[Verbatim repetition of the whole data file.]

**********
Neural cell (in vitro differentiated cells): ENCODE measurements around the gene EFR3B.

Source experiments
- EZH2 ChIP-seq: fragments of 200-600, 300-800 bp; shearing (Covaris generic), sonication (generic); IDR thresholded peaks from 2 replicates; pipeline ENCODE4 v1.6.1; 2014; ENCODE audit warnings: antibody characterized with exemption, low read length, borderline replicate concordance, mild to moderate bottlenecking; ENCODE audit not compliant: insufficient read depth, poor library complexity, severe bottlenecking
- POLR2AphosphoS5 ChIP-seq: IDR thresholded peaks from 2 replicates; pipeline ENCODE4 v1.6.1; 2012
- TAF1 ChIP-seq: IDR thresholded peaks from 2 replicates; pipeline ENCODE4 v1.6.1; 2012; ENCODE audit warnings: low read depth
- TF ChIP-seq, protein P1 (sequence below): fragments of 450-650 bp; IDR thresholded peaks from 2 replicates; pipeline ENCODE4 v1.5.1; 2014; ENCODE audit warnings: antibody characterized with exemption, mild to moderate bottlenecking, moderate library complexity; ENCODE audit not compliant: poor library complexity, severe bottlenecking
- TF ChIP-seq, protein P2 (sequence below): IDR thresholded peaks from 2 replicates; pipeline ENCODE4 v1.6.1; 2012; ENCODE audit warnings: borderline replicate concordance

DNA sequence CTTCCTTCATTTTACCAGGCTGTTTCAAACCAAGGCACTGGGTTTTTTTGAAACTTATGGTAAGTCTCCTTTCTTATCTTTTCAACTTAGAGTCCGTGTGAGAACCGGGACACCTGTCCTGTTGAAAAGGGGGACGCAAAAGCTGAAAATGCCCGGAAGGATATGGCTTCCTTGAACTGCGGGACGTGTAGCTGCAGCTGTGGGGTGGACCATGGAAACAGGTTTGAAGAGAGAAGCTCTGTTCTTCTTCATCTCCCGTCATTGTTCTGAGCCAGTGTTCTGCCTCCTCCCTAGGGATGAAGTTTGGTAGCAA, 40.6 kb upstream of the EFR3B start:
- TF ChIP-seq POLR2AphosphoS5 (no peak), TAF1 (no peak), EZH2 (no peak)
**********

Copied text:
Neural cell (in vitro differentiated cells): ENCODE measurements around the gene EFR3B.

Source experiments
- EZH2 ChIP-seq: fragments of 200-600, 300-800 bp; shearing (Covaris generic), sonication (generic); IDR thresholded peaks from 2 replicates; pipeline ENCODE4 v1.6.1; 2014; ENCODE audit warnings: antibody characterized with exemption, low read length, borderline replicate concordance, mild to moderate bottlenecking; ENCODE audit not compliant: insufficient read depth, poor library complexity, severe bottlenecking
- POLR2AphosphoS5 ChIP-seq: IDR thresholded peaks from 2 replicates; pipeline ENCODE4 v1.6.1; 2012
- TAF1 ChIP-seq: IDR thresholded peaks from 2 replicates; pipeline ENCODE4 v1.6.1; 2012; ENCODE audit warnings: low read depth
- TF ChIP-seq, protein P1 (sequence below): fragments of 450-650 bp; IDR thresholded peaks from 2 replicates; pipeline ENCODE4 v1.5.1; 2014; ENCODE audit warnings: antibody characterized with exemption, mild to moderate bottlenecking, moderate library complexity; ENCODE audit not compliant: poor library complexity, severe bottlenecking
- TF ChIP-seq, protein P2 (sequence below): IDR thresholded peaks from 2 replicates; pipeline ENCODE4 v1.6.1; 2012; ENCODE audit warnings: borderline replicate concordance

DNA sequence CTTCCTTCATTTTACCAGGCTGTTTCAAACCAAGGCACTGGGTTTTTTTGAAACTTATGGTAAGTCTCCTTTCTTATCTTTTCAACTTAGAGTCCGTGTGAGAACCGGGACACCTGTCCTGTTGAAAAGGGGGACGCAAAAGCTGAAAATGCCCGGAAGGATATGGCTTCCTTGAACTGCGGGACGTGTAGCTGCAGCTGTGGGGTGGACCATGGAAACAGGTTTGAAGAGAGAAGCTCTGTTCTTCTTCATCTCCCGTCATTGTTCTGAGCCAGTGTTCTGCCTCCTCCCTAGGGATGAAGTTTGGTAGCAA, 40.6 kb upstream of the EFR3B start:
- TF ChIP-seq POLR2AphosphoS5 (no peak), TAF1 (no peak), EZH2 (no peak)